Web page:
This Is Rape Culture

[Content Note: Discussions of rape culture; descriptions of sexual harassment.]

Two things I've seen this morning are perfect, terrible illustrations of how the rape culture works.

First, there was the news that Twitter has suspended Rose McGowan for publicly stating that Ben Affleck had lied about what he knew regarding Harvey Weinstein.

Yesterday, Ben Affleck has to apologize for actually sexually assaulting someone, which trended on Twitter all day, but he isn't suspended. Who is suspended is Rose McGowan, who merely contradicted Affleck's claim not to have known about Weinstein's sexual abuse, which she knows because she's the one who told him.

This, as I shouldn't have to point out, couldn't be a clearer case of the way institutions work to protect abusers and their abettors, while silencing survivors.

Secondly, Scott Madin forwarded me Doree Shafrir's piece about "Shitty Media Men," highlighting a particular paragraph as having jumped out at him:
I've never been assaulted or harassed by someone I worked with, and it's only been lately that I've realized how messed up it is that I feel fortunate that's the case. There have been a few uncomfortable incidents for me personally, like the editor who Gchatted me late at night, seemingly drunk, and propositioned me, or the art director who was way too interested in my intern experience and put his hand on my thigh at a party. But people whispered about the guys who were really bad, the ones who coerced young women into sex, the ones who were physically abusive. The ones to stay away from.
Shafrir begins by saying she's "never been assaulted or harassed," only to then describe two instances of harassment. To be clear, I'm not auditing the way she feels about or identifies those experiences, but simply noting they meet the definition of workplace harassment.

The instinct to mitigate manifests in different ways: Here, Shafrir straightforwardly discounts her own experiences as harassment. My go-to strategy as a younger woman was always to turn incidents of sexual harassment and/or assault into "humorous" anecdotes, which allowed me to talk about what happened without really talking about what happened.

This instinct is the result of, in part, policing women's lived experiences, a central piece of which is inevitably abuse ranking.

It goes like this: Your harassment wasn't as bad as being hit and your being hit wasn't as bad as being raped and being raped by a boyfriend isn't as bad as being raped by a relative and being raped by a relative isn't as bad as genital cutting...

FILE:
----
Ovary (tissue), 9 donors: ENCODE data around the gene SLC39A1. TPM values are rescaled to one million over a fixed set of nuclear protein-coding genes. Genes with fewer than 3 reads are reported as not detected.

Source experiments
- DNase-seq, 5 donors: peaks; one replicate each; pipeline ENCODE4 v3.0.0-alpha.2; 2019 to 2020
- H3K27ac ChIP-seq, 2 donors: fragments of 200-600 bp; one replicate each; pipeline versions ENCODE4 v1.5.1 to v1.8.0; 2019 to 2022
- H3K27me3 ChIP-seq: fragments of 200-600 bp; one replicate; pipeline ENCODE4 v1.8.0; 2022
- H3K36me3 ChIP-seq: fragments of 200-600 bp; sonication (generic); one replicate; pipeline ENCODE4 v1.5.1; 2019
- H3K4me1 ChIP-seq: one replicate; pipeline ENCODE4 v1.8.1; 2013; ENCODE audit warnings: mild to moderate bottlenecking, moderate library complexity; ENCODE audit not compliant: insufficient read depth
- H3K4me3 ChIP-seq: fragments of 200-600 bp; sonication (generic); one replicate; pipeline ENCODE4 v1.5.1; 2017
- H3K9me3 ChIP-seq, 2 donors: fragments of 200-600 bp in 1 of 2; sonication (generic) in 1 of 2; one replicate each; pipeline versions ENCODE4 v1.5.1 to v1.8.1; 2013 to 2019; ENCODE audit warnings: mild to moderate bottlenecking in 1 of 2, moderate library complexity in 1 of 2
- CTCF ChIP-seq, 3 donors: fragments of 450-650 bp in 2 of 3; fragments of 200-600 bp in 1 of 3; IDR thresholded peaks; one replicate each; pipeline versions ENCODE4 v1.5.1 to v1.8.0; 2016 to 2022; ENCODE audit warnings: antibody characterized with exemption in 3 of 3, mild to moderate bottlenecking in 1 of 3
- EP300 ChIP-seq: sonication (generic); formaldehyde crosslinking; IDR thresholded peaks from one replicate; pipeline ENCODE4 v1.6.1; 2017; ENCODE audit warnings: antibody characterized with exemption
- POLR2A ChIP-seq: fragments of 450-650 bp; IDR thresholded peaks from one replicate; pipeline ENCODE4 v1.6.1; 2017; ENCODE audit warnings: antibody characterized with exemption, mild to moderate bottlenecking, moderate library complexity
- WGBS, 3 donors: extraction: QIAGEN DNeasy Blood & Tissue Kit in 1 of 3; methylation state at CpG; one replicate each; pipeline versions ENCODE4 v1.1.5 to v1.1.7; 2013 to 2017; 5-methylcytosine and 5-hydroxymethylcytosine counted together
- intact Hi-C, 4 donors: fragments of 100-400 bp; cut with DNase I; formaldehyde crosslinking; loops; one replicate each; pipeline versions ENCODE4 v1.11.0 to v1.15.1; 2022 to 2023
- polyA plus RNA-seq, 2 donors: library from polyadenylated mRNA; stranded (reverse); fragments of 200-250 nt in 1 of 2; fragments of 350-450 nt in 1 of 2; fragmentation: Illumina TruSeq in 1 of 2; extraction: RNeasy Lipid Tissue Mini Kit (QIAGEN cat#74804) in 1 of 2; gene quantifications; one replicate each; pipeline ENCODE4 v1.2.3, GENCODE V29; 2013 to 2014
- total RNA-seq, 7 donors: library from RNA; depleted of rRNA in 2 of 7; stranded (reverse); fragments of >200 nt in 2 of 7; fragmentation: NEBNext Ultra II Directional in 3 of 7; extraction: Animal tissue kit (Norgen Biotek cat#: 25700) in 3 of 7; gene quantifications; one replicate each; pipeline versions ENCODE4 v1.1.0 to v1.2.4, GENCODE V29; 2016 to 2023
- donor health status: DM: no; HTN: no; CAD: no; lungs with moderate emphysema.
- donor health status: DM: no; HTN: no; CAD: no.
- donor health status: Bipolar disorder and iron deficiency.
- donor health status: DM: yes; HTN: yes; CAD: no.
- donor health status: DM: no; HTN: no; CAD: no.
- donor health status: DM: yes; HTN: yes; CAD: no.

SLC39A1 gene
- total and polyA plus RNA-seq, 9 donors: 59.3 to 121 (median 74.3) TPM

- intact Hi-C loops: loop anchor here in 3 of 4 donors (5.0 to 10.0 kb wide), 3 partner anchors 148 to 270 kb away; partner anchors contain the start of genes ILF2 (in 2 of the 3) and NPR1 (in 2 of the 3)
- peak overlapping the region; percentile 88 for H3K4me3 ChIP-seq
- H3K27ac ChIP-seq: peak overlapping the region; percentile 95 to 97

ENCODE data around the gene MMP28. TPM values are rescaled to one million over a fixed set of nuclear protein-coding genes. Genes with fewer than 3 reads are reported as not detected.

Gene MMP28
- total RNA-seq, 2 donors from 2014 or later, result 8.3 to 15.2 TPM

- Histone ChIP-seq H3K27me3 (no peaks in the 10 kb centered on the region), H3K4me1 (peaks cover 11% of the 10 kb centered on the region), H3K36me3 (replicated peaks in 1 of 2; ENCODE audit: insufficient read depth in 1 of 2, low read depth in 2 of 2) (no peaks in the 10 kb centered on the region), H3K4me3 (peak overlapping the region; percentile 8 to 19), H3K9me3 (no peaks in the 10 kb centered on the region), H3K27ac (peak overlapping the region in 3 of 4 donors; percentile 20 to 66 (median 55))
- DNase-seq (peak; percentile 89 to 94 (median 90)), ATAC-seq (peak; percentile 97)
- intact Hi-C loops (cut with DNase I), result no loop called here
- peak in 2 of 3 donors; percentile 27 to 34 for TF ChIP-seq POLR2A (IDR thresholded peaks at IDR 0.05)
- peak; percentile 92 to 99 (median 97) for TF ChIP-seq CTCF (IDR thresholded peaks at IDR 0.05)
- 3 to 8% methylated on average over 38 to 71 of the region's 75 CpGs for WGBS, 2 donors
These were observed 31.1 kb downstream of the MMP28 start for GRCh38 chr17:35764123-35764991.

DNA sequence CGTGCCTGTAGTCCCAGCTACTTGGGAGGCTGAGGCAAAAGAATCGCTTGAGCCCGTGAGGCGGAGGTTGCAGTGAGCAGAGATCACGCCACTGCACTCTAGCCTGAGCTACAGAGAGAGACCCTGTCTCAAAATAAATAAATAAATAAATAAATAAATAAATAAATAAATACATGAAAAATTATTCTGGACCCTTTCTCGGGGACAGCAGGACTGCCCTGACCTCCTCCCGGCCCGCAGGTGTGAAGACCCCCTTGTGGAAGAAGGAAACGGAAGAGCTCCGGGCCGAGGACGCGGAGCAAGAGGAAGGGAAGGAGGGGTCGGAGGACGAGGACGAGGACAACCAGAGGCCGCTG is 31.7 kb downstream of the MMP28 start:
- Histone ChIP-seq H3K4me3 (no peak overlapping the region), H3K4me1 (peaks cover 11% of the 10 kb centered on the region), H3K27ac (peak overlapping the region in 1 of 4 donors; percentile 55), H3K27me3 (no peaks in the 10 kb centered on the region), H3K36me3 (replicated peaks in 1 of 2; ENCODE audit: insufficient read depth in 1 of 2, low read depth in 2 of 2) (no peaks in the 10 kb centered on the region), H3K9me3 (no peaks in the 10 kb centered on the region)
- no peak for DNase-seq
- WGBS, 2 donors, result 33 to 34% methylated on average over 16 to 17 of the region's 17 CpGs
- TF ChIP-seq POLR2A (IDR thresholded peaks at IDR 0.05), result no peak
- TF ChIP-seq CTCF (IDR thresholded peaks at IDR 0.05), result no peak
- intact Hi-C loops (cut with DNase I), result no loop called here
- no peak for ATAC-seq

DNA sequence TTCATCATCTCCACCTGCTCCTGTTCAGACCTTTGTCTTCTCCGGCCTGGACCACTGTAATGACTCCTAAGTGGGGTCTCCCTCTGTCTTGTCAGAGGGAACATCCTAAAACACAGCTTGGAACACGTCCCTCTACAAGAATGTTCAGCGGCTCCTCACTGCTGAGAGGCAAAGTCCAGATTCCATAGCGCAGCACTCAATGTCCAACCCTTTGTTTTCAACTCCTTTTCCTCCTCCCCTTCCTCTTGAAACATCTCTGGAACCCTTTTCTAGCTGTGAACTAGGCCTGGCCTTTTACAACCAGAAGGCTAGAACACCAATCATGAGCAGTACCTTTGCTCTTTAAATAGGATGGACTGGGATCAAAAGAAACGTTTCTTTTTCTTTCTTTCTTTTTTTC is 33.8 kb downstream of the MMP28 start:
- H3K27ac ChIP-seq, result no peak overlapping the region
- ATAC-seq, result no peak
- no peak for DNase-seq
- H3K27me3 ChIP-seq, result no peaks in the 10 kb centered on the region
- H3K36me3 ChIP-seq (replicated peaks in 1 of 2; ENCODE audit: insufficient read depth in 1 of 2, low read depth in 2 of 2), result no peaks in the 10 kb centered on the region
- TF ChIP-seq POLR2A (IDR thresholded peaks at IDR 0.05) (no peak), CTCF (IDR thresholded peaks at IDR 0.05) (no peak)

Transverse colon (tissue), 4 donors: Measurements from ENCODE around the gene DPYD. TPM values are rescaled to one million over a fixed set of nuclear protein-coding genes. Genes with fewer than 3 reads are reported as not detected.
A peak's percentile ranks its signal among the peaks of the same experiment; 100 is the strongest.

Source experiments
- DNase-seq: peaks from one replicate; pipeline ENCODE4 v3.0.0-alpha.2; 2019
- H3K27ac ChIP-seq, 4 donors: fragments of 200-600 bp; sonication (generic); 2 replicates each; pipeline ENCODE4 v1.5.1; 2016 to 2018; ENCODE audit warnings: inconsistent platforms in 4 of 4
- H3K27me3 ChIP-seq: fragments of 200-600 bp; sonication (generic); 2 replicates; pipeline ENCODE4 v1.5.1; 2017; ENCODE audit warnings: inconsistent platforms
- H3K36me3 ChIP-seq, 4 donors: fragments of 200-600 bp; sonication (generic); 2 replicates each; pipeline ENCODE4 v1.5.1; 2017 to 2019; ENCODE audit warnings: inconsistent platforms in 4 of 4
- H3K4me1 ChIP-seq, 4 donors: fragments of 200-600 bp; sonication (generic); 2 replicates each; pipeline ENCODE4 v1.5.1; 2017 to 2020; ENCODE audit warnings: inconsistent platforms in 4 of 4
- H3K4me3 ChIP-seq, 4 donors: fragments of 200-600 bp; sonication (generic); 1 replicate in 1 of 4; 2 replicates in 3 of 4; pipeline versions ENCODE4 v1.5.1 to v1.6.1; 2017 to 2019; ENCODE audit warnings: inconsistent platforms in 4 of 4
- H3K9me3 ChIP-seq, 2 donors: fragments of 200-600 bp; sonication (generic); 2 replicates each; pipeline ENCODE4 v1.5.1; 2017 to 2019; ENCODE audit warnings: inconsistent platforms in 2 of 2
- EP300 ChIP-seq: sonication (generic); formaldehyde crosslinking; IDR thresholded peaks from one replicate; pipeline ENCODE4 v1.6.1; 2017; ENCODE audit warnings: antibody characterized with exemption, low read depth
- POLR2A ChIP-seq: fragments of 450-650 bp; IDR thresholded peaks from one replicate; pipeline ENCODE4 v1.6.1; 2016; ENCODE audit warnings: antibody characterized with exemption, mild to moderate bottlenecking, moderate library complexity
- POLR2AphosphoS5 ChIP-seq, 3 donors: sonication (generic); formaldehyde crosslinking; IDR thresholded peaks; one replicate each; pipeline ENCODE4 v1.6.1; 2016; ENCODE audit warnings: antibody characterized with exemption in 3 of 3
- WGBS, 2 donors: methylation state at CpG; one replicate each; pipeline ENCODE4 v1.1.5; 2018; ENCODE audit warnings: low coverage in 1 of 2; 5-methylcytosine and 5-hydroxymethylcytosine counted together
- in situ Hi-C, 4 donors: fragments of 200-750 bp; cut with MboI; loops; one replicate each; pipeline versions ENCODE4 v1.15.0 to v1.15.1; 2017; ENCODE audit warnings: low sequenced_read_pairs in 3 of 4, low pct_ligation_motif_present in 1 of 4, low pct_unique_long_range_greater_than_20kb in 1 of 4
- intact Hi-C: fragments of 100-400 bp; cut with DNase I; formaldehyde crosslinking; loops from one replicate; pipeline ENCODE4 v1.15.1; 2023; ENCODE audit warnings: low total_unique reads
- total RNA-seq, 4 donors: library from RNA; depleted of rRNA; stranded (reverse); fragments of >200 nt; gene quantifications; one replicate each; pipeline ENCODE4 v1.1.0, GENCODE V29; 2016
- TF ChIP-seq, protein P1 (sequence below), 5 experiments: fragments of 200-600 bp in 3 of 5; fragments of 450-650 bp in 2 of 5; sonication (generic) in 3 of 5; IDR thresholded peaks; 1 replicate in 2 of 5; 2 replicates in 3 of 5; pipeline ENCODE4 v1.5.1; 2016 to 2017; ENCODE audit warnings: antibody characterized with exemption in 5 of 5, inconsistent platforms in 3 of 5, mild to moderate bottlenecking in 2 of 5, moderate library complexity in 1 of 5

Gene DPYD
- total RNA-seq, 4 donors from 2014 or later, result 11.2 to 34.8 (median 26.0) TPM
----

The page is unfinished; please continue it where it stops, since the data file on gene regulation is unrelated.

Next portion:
Until many of us feel as though we aren't allowed to say anything, unless it's in the context of saying "I didn't have it that bad" — to express our "good luck" if our suffering hasn't passed some arbitrary threshold past which survivors will allegedly be allowed to express that we were affected by abuse.

In a piece from September 2013 I wrote:
The auditing and ranking of survivors of sexual violence and/or the auditing and ranking of various acts of sexual violence itself is rape apologia. The intent of the person engaging in it is irrelevant: Auditing and ranking survivors and acts of sexual violence functions to suggest that some acts of sexual violence are tolerable, and, further, that if a survivor of the "not as bad" sort of sexual violence has lasting psychic injury from that trauma, they are "overreacting." Accusing survivors of abuse of being attention-seeking, melodramatic, lying is a centerpiece of silencing victims.

...Sexual violence does not exist as a series of unrelated abuses that act in competition with one another for attention and concern, but as a spectrum of abuse on which exists both women being creeped on in elevators by strangers and rapes so brutal their victims do not survive.

The implication that there are survivors of sexual violence who have no reason or right to "complain" as long as there are survivors who have experienced something "worse" somewhere in the world not only elides that post-abuse support profoundly affects trauma prognoses, but also creates a justification for ignoring all but only the "worst" manifestations of sexual violence, which necessarily means neglecting survivors in a way that makes them vulnerable to further trauma.

"Rape ranking" is not a neutral position: It is active rape apologia that harms survivors and abets predators.
Which is precisely why women are entrained to do it.

There are people who insist that the rape culture isn't real; who demand that I provide "proof" of its existence. Frankly, I cannot imagine a more compelling piece of evidence than the fact that women say things like "I feel fortunate that I haven't been sexually harassed or assaulted," as though being sexually harassed or assaulted is the default expectation, which only the very lucky avoid.

Well, maybe there's one piece of evidence even more compelling than that: The fact that many women who say they are fortunate to have avoided sexual abuse actually haven't.

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